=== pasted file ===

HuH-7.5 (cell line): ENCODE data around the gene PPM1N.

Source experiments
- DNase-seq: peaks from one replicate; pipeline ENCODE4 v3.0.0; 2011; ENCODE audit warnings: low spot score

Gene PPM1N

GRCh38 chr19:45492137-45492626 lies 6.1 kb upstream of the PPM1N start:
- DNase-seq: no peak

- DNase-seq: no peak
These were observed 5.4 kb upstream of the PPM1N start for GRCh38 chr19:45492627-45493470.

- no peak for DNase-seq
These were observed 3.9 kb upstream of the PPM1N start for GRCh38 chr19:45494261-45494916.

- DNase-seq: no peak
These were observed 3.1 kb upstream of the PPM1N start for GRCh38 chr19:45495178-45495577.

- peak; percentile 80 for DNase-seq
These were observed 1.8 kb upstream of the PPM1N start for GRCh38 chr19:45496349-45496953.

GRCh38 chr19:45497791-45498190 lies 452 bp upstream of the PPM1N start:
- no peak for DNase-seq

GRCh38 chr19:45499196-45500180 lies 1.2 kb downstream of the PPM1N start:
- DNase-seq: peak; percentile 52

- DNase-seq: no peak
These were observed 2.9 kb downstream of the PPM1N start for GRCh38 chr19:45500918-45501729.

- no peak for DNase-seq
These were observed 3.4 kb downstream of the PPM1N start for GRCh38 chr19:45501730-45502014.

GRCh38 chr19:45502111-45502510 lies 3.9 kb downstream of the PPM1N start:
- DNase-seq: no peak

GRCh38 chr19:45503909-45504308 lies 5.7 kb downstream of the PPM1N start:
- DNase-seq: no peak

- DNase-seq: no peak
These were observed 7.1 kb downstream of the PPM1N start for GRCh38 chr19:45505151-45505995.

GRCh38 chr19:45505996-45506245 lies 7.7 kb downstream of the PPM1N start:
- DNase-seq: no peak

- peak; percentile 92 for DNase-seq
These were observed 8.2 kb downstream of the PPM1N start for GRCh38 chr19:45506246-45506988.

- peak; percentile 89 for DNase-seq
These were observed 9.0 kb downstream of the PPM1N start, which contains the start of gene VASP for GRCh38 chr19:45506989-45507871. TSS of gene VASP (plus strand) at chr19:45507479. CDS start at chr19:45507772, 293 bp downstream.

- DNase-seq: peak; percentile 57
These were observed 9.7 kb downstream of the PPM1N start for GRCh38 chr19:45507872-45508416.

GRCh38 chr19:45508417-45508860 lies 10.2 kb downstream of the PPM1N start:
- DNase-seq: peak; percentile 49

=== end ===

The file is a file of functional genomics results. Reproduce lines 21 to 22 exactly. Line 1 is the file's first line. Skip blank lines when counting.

- no peak for DNase-seq
These were observed 3.4 kb downstream of the PPM1N start for GRCh38 chr19:45501730-45502014.